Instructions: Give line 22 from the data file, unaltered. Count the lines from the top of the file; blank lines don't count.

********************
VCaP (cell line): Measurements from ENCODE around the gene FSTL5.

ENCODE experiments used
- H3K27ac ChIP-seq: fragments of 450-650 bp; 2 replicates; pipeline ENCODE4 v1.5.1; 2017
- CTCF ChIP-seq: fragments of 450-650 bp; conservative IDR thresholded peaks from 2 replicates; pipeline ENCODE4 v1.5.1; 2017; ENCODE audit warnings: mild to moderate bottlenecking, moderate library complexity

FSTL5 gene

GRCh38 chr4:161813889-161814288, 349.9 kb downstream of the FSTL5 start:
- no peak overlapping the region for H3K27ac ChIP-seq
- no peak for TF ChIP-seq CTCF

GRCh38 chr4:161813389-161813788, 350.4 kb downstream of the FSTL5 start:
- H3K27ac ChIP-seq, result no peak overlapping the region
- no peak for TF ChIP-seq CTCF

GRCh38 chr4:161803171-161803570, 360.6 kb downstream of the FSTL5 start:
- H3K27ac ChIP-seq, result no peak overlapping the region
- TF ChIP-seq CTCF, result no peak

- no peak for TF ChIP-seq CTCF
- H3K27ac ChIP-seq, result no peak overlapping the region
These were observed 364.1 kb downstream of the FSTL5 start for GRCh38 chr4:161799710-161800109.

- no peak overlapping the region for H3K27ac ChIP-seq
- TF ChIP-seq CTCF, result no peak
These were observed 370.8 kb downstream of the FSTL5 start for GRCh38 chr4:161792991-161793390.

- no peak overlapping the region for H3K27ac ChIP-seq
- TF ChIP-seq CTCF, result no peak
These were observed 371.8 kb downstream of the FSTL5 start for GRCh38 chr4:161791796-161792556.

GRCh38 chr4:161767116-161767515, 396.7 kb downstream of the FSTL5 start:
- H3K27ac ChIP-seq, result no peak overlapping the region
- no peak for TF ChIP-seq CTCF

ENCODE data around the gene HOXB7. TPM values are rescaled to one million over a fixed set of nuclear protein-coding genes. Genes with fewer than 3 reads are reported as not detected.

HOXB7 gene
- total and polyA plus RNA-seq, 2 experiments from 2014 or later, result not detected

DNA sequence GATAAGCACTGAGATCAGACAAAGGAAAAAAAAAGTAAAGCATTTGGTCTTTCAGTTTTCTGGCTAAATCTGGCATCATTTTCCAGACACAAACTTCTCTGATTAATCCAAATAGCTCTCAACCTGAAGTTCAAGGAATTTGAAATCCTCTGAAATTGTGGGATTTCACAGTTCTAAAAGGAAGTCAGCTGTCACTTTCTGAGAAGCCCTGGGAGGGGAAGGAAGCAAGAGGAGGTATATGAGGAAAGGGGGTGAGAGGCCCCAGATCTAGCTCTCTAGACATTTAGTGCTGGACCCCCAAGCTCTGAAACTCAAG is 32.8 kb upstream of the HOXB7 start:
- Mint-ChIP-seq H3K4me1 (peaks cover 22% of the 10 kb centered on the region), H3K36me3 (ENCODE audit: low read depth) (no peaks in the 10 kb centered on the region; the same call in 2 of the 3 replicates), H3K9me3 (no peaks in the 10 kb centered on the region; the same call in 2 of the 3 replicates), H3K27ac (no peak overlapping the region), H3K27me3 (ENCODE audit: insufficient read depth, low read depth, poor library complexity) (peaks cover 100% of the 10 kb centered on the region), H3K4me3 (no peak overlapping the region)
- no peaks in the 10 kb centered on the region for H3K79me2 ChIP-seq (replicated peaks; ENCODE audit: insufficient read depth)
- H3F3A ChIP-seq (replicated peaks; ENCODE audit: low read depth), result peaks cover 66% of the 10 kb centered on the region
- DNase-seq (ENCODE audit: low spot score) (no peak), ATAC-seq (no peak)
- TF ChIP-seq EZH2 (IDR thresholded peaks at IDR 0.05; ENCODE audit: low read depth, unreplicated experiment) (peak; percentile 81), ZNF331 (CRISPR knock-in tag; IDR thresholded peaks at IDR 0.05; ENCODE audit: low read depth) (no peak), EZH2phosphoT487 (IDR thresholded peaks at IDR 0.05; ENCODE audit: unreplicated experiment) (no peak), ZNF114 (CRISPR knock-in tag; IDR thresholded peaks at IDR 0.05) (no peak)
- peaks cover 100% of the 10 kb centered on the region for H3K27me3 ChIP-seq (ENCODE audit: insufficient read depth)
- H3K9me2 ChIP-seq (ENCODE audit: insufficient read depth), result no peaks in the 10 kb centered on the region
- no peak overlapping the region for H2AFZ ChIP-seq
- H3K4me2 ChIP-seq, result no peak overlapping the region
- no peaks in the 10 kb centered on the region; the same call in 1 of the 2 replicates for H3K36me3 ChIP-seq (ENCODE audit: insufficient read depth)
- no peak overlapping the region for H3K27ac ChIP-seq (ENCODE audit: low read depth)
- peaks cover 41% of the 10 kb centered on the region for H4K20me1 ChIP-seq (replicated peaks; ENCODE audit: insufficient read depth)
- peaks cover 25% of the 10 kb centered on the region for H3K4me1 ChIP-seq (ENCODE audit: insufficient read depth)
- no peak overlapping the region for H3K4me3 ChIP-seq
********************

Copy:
- TF ChIP-seq CTCF, result no peak